If Williams’ home in the world at large is confusing, it’s nothing compared with where she fits into the musical landscape. She is possessed of one of the most distinct voices in music —– a powerful soprano that is sometimes angelic, sometimes rough and all too knowing —– yet it’s as though by being equally fluent in rock and country, Williams has been continually banished from one to the other, left to wander the spaces in between.
Then again, what would you expect from a kid who grew up on the folk rock of the Sixties and lived in a house where her poet father loved the music of Hank Williams? Not to mention that Williams considers her discovery of the blues a seminal moment in her life. Put it all together and you come away with Williams’ magic: spare narratives propelled like rock songs but dripping with swampy Southern blues and country.
“People didn’t know how to market me,” says Williams of her inability to break into the music business. “I fell into the cracks.”
Playing professionally since 1970, Williams honed her craft in that decade in Houston (a scene that spawned Lyle Lovett and Nanci Griffith) and Austin, where she was surrounded by songwriting greats like Guy Clark and Townes Van Zandt. In 1978 and 1980, Williams put out a collection of blues and country covers, Ramblin’ on My Mind, and an album of originals, Happy Woman Blues, on Folkways Records, yet it wasn’t until 1988, after she had moved to Los Angeles, that she finally got a budget large enough to record professionally.
“At that point I was getting a little frustrated,” says Williams. “I was getting ready to move back to Austin. It wasn’t like I had all these options. That’s what people don’t understand –— how long it took me to get a record deal.”
It was Lucinda Williams, released on Rough Trade, that brought Williams a small but dedicated following and made her, after eighteen years in the business, a songwriter of note. Yet once again her tales of bum relationships, hard living and sexual longing were too country for rock radio and far too frightening for Nashville. When Patty Loveless first decided to cover Williams’ “The Night’s Too Long,” she was met with resistance because the lines “I’m gonna find me one that wears a leather jacket and likes his living rough” and “He leans against the bar, his shirt’s all soaked with sweat” were too risqué.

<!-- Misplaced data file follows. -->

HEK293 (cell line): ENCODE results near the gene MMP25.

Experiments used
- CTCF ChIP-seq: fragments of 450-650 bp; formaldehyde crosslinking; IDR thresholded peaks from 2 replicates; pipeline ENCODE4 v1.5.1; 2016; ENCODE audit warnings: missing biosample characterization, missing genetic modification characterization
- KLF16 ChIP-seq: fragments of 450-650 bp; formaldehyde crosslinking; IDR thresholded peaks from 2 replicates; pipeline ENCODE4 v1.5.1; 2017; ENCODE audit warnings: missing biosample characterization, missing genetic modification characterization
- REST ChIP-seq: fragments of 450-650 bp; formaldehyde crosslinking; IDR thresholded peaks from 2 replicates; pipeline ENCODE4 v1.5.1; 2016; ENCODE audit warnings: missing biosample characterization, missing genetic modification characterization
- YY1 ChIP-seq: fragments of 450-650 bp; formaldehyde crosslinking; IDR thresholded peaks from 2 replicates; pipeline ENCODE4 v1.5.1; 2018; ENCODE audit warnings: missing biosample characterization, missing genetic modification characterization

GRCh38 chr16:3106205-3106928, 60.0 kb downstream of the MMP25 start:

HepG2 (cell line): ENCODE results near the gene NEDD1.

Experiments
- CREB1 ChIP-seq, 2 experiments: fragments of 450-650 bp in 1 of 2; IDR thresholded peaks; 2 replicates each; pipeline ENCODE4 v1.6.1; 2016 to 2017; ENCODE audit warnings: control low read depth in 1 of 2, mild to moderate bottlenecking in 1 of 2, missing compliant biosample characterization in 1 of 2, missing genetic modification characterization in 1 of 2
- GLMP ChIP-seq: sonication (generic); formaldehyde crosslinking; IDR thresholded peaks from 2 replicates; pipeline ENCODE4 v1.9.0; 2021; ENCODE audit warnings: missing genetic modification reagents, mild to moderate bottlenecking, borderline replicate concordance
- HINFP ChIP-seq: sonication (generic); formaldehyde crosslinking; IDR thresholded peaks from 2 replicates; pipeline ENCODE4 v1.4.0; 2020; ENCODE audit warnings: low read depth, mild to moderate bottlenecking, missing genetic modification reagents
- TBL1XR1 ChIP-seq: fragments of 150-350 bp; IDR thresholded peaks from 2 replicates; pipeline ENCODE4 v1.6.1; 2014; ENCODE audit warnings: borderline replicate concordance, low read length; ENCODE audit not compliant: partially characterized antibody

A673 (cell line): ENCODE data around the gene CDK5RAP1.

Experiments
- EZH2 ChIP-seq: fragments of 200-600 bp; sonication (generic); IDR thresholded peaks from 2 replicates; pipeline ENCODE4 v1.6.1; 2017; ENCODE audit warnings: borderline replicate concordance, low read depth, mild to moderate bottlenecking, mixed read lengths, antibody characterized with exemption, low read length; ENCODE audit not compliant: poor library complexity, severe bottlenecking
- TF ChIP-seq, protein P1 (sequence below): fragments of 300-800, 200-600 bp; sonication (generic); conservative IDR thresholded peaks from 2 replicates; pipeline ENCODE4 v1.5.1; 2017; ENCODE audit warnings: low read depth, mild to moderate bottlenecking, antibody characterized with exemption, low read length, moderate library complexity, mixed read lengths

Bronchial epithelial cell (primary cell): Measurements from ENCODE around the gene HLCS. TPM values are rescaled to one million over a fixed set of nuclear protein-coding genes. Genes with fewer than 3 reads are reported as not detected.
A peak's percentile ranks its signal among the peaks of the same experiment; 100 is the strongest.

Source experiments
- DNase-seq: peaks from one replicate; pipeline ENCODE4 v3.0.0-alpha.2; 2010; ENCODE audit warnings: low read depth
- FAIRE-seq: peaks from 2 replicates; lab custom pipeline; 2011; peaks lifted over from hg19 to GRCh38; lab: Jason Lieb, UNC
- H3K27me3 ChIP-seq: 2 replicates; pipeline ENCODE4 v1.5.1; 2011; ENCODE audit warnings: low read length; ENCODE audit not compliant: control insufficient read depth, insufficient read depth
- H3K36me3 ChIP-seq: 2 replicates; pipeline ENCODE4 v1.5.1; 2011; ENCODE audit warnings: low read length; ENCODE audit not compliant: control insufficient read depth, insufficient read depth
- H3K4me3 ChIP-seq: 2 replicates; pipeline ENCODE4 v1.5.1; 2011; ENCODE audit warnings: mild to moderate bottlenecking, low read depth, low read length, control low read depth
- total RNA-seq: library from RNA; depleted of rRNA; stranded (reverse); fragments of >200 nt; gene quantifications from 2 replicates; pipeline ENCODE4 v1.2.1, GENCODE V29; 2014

“They seem to have a problem with body parts in Nashville,” says Williams. “Patty Loveless was also thinking about covering ‘Something About What Happens When We Talk,’ and the powers that be thought the lyrics were too much. There was a line, something about ‘going back down South, my only regret is I never kissed your mouth.’ Again, the body-part thing. ‘Sweat,’ ‘mouth’ – it’s just too graphic.”
And yet it is Nashville that Williams calls home – for the moment, of course – and it is Nashville that embraced Mary-Chapin Carpenter’s version of “Passionate Kisses,” a song that Williams never thought would fly on country airwaves.
“That is what’s paying the bills,” says Williams. “I really have Chapin to thank for all of this. It just goes to show that they don’t always know what they’re talking about.”
It’s midafternoon when Price returns from the grocery store bearing beer.
“Honey, why’d you get cans?” yells Williams from the living room.
Price pops his head out of the kitchen. “They’re tall boys,” he says.
“But why didn’t you get bottles?” asks Williams.
“They don’t make tall-boy bottles,” he answers.
Williams sighs. “Well, bring in one of those little things above the sink –— a couzie, those things that bikers use,” she says. “We’ll have to show the Yankee how we do things.”
Price walks to the other room and returns with a Harley-Davidson beer holder. “Yee-haw,” yells Williams and then, unable to help herself, she bursts out laughing.
Clearly this is a different Lucinda Williams from the one you meet on Car Wheels on a Gravel Road. That Williams is not nearly as hospitable. She introduces you to friends who are not long for this world, reveals her most intimate romantic longings and continually drives you down lonely Southern highways. Just looking at the song titles lets you know you’re about to embark on a journey through the South: “Car Wheels on a Gravel Road,” “Lake Charles,” “Greenville,” “Jackson.” Williams’ songs read like a travelogue.
“I’ve been defensive about being a Southerner,” says Williams. “There have been a lot of misperceptions that I’ve encountered. Any time anyone deals with those kinds of barriers or prejudices or stereotypes, it makes you want to delve into that area more, feel good about it.”
Yet Williams’ South is not one of sunny childhood memories. In fact, Car Wheels is the best collection of melancholy songs in years. They are gorgeous songs – full of rich detail and sung with heartbreaking power – but they are also decidedly dark.